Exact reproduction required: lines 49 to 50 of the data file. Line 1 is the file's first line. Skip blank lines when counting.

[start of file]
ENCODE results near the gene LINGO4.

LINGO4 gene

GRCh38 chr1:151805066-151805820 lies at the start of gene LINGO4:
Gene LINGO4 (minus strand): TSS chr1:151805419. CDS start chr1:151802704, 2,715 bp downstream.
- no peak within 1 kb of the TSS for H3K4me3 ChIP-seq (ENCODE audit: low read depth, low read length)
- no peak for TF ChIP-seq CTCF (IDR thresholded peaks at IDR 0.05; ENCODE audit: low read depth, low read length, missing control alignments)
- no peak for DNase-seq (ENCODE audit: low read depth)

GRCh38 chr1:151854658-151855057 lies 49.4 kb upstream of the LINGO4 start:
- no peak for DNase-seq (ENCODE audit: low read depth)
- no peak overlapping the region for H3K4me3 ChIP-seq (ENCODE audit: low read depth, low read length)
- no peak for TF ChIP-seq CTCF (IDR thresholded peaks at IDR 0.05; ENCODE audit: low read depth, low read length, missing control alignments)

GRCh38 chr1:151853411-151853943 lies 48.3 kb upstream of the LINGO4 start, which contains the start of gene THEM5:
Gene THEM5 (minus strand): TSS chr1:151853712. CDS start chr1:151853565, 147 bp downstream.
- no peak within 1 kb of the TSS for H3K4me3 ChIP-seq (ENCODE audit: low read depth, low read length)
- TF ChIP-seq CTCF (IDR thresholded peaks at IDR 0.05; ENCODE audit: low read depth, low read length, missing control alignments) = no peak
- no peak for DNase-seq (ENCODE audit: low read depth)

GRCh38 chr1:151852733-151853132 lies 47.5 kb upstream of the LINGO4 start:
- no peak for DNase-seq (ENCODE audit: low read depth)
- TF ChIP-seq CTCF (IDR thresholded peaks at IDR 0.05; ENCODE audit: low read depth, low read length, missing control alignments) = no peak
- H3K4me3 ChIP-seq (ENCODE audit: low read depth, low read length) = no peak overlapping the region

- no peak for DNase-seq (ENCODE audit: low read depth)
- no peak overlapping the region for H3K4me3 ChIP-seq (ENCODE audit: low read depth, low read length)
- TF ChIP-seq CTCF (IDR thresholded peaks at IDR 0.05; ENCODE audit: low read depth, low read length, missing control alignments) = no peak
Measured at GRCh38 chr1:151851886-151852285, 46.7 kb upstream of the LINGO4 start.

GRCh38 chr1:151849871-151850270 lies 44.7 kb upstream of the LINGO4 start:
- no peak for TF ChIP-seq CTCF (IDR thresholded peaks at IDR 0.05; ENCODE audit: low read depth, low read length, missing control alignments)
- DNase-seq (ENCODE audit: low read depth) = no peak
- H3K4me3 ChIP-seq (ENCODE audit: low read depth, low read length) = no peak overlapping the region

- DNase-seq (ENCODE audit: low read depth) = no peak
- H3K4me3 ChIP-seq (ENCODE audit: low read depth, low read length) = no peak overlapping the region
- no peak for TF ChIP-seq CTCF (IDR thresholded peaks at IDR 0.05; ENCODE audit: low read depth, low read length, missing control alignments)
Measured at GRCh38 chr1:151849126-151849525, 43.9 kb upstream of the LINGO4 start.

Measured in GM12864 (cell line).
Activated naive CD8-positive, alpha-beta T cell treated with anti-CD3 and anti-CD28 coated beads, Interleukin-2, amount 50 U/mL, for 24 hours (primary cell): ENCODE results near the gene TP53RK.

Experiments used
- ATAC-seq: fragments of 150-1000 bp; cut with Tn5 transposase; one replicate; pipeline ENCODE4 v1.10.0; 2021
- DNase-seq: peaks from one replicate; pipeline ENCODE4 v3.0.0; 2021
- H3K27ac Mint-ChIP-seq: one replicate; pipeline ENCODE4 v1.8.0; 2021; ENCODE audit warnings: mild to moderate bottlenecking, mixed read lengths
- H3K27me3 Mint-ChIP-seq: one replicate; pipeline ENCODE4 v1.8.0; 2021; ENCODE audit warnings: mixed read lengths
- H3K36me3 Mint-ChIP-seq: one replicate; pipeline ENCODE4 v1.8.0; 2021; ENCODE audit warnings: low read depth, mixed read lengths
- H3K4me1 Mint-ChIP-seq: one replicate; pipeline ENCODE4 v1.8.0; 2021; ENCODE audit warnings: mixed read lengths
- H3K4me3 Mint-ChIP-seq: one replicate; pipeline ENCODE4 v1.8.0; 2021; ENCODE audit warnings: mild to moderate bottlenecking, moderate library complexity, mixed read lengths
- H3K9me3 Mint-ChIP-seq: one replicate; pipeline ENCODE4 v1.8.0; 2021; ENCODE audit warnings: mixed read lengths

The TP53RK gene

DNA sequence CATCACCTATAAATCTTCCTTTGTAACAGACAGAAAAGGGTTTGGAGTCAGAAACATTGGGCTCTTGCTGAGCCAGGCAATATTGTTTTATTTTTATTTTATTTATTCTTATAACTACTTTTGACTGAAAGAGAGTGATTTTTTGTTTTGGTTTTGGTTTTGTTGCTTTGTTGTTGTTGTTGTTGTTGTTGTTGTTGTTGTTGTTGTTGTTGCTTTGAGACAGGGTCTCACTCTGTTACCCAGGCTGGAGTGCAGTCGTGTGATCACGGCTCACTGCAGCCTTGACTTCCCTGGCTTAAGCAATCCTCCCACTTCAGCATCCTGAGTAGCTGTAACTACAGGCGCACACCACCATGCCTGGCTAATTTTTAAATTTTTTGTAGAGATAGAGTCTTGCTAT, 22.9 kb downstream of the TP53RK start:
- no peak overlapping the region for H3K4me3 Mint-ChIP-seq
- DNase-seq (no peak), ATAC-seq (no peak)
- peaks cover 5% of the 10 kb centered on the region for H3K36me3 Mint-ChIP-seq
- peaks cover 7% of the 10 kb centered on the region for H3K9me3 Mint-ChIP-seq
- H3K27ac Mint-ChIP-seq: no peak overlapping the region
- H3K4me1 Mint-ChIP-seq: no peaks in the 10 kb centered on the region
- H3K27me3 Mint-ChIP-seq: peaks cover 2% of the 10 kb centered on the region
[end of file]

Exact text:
- peaks cover 7% of the 10 kb centered on the region for H3K9me3 Mint-ChIP-seq
- H3K27ac Mint-ChIP-seq: no peak overlapping the region